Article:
From the moment he coveted his brother Rudolf’s guitar, Michael Schenker began a journey that would build into a rock n’ roll legacy. His virtuoso guitar talents were fed by his passion for the early British bands like Led Zeppelin, Deep Purple and Black Sabbath. When other boys his age were still playing cops and robbers and wanting to become astronauts, Michael had already begun his devotion to mastering his instrument. This month, the 60-year-old icon will release his latest album, Spirit on a Mission: His third as part of his newest project, Michael Schenker’s Temple of Rock, which features his two former Scorpions bandmates, drummer Herman Rarebell and bassist Francis Buchholz.
Rudolf Schenker started German hard rock outfit, the Scorpions, in 1964 and he asked his 11-year-old younger brother to join the band. In 1971, Michael Schenker entered the studio to record the Scorpions debut album, Lonesome Crow.
“I started out very early. When I was 9 years old,” Schenker noted. “I made my first record with the Scorpions when I was 15. When we finished that record and I heard the music coming out of the same radio that I heard Led Zeppelin coming through two years before, that was the most amazing thing.”
Two years later, when Schenker was working on the Scorpions’ second album, Fly to the Rainbow, British hard rock quintet UFO asked him to join their band.
“I always told the Scorpions that if a British band ever asked me to join, I would. I told them that right from the beginning. I was developing so fast and was so keen on music, and I just wanted to move forward. I was excited about everything. My vision was I wanted to develop as a great guitar player. So when UFO asked me to join them, I did. Because from England, that’s where most of the music I fell in love with was coming from.”
Michael joined UFO for its fourth and first noteworthy album, 1974’s Phenomenon, which featured two of Schenker’s first and most notable classics, “Doctor, Doctor” and “Rock Bottom”. The latter, Michael admits, is still his favorite song to perform. With UFO, Schenker recorded a string of successful and important heavy rock records, co-writing most of the band’s songs with vocalist Phil Mogg. Schenker has written and had amazing success with some of rock’s most important vocalists, including Mogg.
“He’s a Rat,” laughed Schenker, “and I am a Horse, by Chinese horoscope. I just kind of realized a while ago that all my singers with great chemistry are Rats. Klaus Meine from Scorpions is a Rat, Phil Mogg is a Rat. So when I was telling Doogie [White, Schenker’s current vocalist] about this, Doogie said to me, ‘Michael, you wouldn’t believe it. I’m a Rat.’ I said, ‘Doogie, welcome to the club!’”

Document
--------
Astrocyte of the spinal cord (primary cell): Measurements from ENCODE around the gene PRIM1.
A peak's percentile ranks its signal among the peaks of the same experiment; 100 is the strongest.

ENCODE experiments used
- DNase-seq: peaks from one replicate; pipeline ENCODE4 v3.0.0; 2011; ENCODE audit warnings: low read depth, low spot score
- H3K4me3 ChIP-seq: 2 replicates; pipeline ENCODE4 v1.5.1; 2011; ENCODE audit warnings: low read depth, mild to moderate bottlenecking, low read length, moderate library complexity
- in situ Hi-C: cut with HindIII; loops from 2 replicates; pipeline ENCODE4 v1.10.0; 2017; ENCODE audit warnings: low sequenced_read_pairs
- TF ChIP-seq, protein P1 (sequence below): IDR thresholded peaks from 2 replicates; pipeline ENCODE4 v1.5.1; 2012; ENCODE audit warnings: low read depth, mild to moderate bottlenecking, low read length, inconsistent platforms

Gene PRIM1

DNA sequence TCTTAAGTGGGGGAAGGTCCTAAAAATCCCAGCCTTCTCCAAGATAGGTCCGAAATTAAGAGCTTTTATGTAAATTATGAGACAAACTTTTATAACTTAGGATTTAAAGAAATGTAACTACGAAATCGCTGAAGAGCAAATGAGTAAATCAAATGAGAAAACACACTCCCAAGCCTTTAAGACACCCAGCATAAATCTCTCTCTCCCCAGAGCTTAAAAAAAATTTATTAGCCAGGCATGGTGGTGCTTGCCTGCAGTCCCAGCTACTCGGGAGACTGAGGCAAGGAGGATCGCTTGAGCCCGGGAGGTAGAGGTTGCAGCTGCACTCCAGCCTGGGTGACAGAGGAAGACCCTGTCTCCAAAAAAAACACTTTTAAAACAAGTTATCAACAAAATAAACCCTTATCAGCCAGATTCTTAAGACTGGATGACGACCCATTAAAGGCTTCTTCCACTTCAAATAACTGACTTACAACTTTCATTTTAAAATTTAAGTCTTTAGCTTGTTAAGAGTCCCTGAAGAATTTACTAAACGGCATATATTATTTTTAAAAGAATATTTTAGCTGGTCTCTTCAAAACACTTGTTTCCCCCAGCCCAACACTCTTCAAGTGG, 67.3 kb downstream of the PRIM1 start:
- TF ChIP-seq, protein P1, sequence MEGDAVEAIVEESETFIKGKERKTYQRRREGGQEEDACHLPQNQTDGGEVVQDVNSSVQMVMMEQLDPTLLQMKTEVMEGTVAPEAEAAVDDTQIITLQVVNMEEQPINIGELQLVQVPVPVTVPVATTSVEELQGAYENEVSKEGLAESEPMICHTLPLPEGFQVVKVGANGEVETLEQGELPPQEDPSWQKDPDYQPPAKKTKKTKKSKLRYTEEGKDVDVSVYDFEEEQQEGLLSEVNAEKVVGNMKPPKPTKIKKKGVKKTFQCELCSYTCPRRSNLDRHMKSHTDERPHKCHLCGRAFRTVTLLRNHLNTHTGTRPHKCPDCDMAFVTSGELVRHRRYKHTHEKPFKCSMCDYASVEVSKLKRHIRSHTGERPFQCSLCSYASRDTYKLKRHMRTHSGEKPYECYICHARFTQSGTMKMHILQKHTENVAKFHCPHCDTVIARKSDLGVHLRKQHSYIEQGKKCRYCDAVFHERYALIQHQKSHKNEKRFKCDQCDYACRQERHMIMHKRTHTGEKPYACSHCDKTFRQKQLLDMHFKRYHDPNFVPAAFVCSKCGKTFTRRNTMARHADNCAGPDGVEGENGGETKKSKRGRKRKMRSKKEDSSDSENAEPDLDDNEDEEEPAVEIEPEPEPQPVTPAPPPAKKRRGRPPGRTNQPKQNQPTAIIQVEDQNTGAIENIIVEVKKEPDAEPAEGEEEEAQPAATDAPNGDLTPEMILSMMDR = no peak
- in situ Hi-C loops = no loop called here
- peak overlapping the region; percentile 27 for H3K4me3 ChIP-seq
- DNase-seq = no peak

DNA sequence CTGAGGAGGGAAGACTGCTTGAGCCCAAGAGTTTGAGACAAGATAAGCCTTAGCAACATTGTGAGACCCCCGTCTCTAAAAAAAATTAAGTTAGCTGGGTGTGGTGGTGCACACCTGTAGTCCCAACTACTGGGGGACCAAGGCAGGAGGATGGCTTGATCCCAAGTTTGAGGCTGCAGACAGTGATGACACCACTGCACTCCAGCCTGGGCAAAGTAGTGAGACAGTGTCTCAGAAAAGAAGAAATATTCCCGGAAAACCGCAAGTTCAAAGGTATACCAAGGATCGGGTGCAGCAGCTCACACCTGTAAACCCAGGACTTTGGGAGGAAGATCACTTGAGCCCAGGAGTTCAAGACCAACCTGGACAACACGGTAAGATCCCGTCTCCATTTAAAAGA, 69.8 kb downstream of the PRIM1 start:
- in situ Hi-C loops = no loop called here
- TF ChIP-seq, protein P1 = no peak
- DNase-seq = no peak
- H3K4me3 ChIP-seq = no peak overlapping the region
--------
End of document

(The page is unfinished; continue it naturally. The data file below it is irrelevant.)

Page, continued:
Schenker would serve two turns as a member of the Scorpions, returning in 1979 for the band’s breakthrough album, Lovedrive. He would also return twice to UFO. In the end, Michael always seemed more comfortable as a solo artist, although with Temple of Rock, Schenker said he sees the band someday being its own entity.
“We’re using ‘Michael Schenker’ as a platform and I think after the third album and another album, I think this band can stand on its own feet.”
Temple of Rock marks the third stage of Schenker’s ongoing musical travels. Stage one was about performing and discovery:
“I was focusing on becoming a great guitarist. The first [stage] was all about developing as a guitarist and my musical contribution to the world.”
His second stage was about exploring his craft sonically and experimentally. With Temple of Rock, Schenker is returning to the root of his rock and roll passions.
“Since 2008,” he offered, “I decided I needed to be back in the loop of rock and roll. Many people of my generation of rock; bands that I fell in love with—people are passing away. Gary Moore, Ronnie James Dio, Alvin Lee, Johnny Winter—not too much longer it’s all going to be just a memory. This incredible era that’s lasted for 50 years now. Basically, my third stage of my life is all about celebrating that era and the things I’ve learned. So now it’s celebration time.”
With the new record, Spirit on a Mission, Schenker taps into all the eras of his career, creating an album that is steeped in vintage rock majesty presented with a modern feel.
“Combining the old with the new we got a very good spectrum of expressions. Like being able to put as many sounds and emotions together from the past and the now as possible, and focusing on a balanced album.”
Check out the full interview with Michael Schenker below. He talks in depth about Spirit on a Mission and his storied career, including his brief stint with the supergroup, Contraband.